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nthusiastic applause greeted Marguerite Maillet as climbed the stairs to the stage at the Capitol Theatre in Moncton, New Brunswick, to accept the Pioneer Award. The award, presented as part of the Atlantic Book Awards gala in April, honours her work as a path breaker in the Acadian literary community. Maillet’s publishing story starts 20 years ago when she established Éditions Bouton d’or Acadie. Today, four years after it was purchased by Louise Imbeault in 2012, the French language publishing company remains true to Maillet’s vision of introducing children and teens to high-quality books featuring the work of Acadian writers and visual

artists and maintains well over 200 of such titles in print. Imbeault, newly retired from Radio-Canada, was looking for a “quiet little project, but little did she know…,” says her sister Marie Cadieux of the business that now occupies much of the first floor of Imbeault’s home on Botsford Street, near downtown Moncton. At the time, Cadieux had just finished a career in documentary filmmaking and accepted the offer of directorship of the company, “thinking I would be reading stories all day because I love to read. But I wasn’t completely innocent. I’d worked in the art world and been involved in financing projects, so I knew there was much more involved.”

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FEATURE CREATED IN ACADIE “The concept that there’s a publishing house here producing high quality books with all original material hasn’t quite reached the public yet,” she adds, enumerating the challenges of securing institutional sales, including collective sales to Anglophone schools which offer immersion and French-as-aSecond-Language programs and maintaining affordable prices despite the high cost of full-colour printing, which the company insists be done in Canada. The fun part for Cadieux is “working on a manuscript with an author who wants to move ahead. It’s great when you find a way to make a story work or help the author find a way to make it work and I love talking with the illustrator and imagining what the layout could be, building the book in my mind’s eye and working with Lisa and getting those flashes of ‘what if we do this?’ I love that part.” Reflecting on awards and marketing opportunities, Cadieux is optimistic about what the future holds for local publishers like Bouton d’Or. “I’ve read in English many of Atlantic Canada’s writers but I was not fully aware of the richness of what is published. It helps to realize we, as publishers, share similar difficulties, challenges and joys. Hopefully together it will help Bouton d’or Acadie books, some of which have been translated by their Acadian authors, become better known in Atlantic Canada.” ■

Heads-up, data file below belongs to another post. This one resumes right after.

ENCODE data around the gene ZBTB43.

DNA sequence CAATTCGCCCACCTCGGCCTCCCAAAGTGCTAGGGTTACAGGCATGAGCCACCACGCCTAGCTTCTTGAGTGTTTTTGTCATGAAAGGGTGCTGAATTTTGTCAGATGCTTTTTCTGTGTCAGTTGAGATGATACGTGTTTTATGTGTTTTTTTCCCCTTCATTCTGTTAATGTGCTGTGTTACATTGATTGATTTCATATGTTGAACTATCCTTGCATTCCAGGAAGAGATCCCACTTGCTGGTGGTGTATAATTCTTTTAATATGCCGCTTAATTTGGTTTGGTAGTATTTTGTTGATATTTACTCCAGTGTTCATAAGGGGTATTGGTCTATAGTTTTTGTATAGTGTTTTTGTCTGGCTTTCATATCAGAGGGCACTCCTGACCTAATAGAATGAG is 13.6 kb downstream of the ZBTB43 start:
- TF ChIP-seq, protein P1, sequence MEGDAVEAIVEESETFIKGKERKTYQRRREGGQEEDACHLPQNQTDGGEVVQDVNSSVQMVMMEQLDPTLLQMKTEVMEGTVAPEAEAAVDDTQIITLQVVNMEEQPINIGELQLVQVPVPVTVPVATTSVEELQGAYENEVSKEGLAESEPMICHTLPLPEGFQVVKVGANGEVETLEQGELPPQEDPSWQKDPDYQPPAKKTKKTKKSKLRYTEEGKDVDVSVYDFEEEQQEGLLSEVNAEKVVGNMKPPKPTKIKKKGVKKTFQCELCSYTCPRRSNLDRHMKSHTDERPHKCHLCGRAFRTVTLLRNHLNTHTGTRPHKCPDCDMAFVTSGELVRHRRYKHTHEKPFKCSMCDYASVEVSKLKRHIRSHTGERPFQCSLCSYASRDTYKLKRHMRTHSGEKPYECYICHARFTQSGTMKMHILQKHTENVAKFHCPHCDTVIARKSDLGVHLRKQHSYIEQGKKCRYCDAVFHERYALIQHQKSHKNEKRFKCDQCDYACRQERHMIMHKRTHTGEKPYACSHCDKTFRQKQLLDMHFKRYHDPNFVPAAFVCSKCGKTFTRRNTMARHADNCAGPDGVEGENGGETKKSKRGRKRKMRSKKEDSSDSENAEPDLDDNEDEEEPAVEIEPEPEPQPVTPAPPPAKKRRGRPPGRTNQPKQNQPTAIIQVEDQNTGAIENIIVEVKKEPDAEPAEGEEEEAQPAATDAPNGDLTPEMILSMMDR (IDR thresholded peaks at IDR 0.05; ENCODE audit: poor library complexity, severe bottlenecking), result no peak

Fortunately, the sisters surrounded themselves with knowledgeable people. Lisa Lévesque, a graphic designer par excellence who’d worked with Maillet since 2004, continued her work with Bouton d’Or. A year later when Cadieux felt the business needed to grow, project manager Sébastien Lord-Émard came on board. “He’s a literary person,” she says, “but he has other skills and one of the things that happens on a very small team like this is we all need to be versatile. We can’t afford specialization so we share things in terms of marketing and promotion. We work really hard making sure every book is a work of art to begin with and then we have to get it out there so we can continue making more. The biggest challenge is having enough sales so we can keep producing and growing. It’s a small market to start with and it’s very competitive.”

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Margaret Patricia Eaton writes the weekly Art Talk column for the Times & Transcript. She’s won several awards for her poetry, which has been published in three collections, including her latest, Vision & Voice.

ABOVE Bouton d’or Acadie founder Mme. Marguerite Maillet received the Pioneer Award at the Atlantic Book Awards ceremony in Moncton on April 27 for her ground-breaking work in children’s literature. OPPOSITE Graphic designer Lisa Lévesque combines illustrations by Anne-Marie Sirois with text by Nicole Poirier to produce Le doubas show. Bouton d’or Acadie director Marie Cadieux (centre) is a Member at Large of the Atlantic Book Awards Society. She’s seen here at the April 27 awards gala in Moncton with graphic designer Lisa Lévesque and company owner Louise Imbeault.